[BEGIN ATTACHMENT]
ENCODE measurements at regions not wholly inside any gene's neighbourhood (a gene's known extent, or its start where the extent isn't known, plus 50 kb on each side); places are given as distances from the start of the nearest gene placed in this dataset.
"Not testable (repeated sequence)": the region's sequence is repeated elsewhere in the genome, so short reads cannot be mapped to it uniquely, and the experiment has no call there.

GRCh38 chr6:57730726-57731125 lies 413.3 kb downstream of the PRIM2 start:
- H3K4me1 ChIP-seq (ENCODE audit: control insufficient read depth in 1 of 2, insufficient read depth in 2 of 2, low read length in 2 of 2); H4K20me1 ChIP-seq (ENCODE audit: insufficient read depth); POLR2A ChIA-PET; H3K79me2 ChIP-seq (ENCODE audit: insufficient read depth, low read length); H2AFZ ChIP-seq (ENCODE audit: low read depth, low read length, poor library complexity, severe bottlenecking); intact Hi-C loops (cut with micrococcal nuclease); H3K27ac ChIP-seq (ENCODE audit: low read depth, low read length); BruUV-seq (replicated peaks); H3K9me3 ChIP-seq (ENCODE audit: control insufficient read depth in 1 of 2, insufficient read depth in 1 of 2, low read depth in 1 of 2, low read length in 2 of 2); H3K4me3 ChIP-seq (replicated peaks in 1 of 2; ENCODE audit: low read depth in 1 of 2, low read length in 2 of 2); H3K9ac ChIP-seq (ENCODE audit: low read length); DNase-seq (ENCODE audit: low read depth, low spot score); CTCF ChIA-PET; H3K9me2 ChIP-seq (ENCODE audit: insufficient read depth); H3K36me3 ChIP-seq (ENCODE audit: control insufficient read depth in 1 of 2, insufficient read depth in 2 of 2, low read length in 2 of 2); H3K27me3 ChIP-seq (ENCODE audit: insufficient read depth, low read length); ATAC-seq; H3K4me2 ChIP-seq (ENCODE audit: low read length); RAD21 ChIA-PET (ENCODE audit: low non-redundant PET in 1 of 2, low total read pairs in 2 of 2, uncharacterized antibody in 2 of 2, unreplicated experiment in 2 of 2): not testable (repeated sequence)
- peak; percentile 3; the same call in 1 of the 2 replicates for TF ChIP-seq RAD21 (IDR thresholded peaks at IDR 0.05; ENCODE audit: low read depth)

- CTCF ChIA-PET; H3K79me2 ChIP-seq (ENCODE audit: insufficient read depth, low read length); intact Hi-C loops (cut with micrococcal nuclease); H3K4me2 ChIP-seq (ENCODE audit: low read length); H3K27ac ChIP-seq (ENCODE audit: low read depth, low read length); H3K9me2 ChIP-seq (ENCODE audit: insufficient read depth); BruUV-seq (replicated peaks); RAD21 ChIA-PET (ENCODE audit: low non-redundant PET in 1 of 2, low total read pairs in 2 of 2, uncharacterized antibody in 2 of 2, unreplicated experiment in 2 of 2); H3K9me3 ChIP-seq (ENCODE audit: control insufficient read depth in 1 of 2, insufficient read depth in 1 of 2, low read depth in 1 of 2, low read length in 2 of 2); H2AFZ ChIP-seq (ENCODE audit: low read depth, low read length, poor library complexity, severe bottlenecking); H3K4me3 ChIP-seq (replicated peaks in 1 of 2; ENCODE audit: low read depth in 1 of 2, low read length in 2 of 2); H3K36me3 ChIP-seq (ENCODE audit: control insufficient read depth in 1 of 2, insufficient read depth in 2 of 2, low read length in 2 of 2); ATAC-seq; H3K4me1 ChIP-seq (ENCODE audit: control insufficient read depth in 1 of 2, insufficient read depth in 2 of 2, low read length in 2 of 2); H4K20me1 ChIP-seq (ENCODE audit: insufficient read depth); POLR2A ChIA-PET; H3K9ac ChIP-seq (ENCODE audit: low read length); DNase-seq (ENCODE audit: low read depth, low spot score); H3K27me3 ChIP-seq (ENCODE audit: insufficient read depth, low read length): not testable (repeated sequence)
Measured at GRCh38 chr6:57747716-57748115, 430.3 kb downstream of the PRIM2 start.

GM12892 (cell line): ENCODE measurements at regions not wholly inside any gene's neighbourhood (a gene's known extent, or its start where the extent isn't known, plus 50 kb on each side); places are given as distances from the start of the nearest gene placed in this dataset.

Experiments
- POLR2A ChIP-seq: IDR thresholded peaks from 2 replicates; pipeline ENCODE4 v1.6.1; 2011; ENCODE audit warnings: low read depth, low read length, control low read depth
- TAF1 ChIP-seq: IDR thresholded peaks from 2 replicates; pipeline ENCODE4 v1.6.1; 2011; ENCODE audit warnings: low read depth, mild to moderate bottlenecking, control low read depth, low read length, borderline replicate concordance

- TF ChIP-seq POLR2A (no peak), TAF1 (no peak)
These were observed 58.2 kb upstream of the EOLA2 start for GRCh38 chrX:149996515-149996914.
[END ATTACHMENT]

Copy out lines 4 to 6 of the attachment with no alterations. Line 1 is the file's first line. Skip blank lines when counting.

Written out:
- H3K4me1 ChIP-seq (ENCODE audit: control insufficient read depth in 1 of 2, insufficient read depth in 2 of 2, low read length in 2 of 2); H4K20me1 ChIP-seq (ENCODE audit: insufficient read depth); POLR2A ChIA-PET; H3K79me2 ChIP-seq (ENCODE audit: insufficient read depth, low read length); H2AFZ ChIP-seq (ENCODE audit: low read depth, low read length, poor library complexity, severe bottlenecking); intact Hi-C loops (cut with micrococcal nuclease); H3K27ac ChIP-seq (ENCODE audit: low read depth, low read length); BruUV-seq (replicated peaks); H3K9me3 ChIP-seq (ENCODE audit: control insufficient read depth in 1 of 2, insufficient read depth in 1 of 2, low read depth in 1 of 2, low read length in 2 of 2); H3K4me3 ChIP-seq (replicated peaks in 1 of 2; ENCODE audit: low read depth in 1 of 2, low read length in 2 of 2); H3K9ac ChIP-seq (ENCODE audit: low read length); DNase-seq (ENCODE audit: low read depth, low spot score); CTCF ChIA-PET; H3K9me2 ChIP-seq (ENCODE audit: insufficient read depth); H3K36me3 ChIP-seq (ENCODE audit: control insufficient read depth in 1 of 2, insufficient read depth in 2 of 2, low read length in 2 of 2); H3K27me3 ChIP-seq (ENCODE audit: insufficient read depth, low read length); ATAC-seq; H3K4me2 ChIP-seq (ENCODE audit: low read length); RAD21 ChIA-PET (ENCODE audit: low non-redundant PET in 1 of 2, low total read pairs in 2 of 2, uncharacterized antibody in 2 of 2, unreplicated experiment in 2 of 2): not testable (repeated sequence)
- peak; percentile 3; the same call in 1 of the 2 replicates for TF ChIP-seq RAD21 (IDR thresholded peaks at IDR 0.05; ENCODE audit: low read depth)

- CTCF ChIA-PET; H3K79me2 ChIP-seq (ENCODE audit: insufficient read depth, low read length); intact Hi-C loops (cut with micrococcal nuclease); H3K4me2 ChIP-seq (ENCODE audit: low read length); H3K27ac ChIP-seq (ENCODE audit: low read depth, low read length); H3K9me2 ChIP-seq (ENCODE audit: insufficient read depth); BruUV-seq (replicated peaks); RAD21 ChIA-PET (ENCODE audit: low non-redundant PET in 1 of 2, low total read pairs in 2 of 2, uncharacterized antibody in 2 of 2, unreplicated experiment in 2 of 2); H3K9me3 ChIP-seq (ENCODE audit: control insufficient read depth in 1 of 2, insufficient read depth in 1 of 2, low read depth in 1 of 2, low read length in 2 of 2); H2AFZ ChIP-seq (ENCODE audit: low read depth, low read length, poor library complexity, severe bottlenecking); H3K4me3 ChIP-seq (replicated peaks in 1 of 2; ENCODE audit: low read depth in 1 of 2, low read length in 2 of 2); H3K36me3 ChIP-seq (ENCODE audit: control insufficient read depth in 1 of 2, insufficient read depth in 2 of 2, low read length in 2 of 2); ATAC-seq; H3K4me1 ChIP-seq (ENCODE audit: control insufficient read depth in 1 of 2, insufficient read depth in 2 of 2, low read length in 2 of 2); H4K20me1 ChIP-seq (ENCODE audit: insufficient read depth); POLR2A ChIA-PET; H3K9ac ChIP-seq (ENCODE audit: low read length); DNase-seq (ENCODE audit: low read depth, low spot score); H3K27me3 ChIP-seq (ENCODE audit: insufficient read depth, low read length): not testable (repeated sequence)